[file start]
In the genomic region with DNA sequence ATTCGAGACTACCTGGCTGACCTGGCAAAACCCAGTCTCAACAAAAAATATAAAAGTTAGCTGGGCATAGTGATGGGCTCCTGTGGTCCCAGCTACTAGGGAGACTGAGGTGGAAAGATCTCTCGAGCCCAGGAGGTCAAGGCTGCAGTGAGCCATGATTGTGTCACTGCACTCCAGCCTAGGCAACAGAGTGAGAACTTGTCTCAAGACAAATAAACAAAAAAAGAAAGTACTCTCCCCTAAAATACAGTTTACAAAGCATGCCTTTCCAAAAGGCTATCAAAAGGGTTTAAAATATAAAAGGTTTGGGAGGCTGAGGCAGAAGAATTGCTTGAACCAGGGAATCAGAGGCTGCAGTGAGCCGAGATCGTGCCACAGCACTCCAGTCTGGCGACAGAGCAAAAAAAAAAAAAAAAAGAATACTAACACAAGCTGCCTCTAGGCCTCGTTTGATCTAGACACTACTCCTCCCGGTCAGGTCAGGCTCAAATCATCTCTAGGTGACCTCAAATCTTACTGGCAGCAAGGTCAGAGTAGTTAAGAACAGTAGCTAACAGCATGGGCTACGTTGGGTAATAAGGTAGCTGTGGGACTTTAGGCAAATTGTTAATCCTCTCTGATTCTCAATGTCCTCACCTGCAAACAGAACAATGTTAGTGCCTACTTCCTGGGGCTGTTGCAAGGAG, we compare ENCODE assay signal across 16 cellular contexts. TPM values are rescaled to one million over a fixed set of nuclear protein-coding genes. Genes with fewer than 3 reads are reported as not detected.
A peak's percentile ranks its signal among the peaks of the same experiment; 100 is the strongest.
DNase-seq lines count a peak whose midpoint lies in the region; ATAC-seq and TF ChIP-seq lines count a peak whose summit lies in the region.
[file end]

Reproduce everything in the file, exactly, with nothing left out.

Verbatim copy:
In the genomic region with DNA sequence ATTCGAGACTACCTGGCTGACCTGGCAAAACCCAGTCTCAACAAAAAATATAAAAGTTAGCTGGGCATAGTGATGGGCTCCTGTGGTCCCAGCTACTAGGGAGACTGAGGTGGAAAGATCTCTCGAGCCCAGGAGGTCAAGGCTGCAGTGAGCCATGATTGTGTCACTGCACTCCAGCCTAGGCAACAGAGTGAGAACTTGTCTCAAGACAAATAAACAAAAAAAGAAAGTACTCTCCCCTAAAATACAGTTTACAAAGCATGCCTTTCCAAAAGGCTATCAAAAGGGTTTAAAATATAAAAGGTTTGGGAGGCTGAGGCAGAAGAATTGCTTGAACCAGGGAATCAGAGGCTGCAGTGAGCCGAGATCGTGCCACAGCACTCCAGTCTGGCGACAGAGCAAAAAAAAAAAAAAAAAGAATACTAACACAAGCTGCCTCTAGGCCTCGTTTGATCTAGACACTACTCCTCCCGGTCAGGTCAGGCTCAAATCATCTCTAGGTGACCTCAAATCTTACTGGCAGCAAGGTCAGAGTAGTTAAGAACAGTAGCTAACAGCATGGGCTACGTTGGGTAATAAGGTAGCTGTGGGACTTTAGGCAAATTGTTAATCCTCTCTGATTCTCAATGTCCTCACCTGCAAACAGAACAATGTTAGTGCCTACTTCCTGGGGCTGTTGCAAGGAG, we compare ENCODE assay signal across 16 cellular contexts. TPM values are rescaled to one million over a fixed set of nuclear protein-coding genes. Genes with fewer than 3 reads are reported as not detected.
A peak's percentile ranks its signal among the peaks of the same experiment; 100 is the strongest.
DNase-seq lines count a peak whose midpoint lies in the region; ATAC-seq and TF ChIP-seq lines count a peak whose summit lies in the region.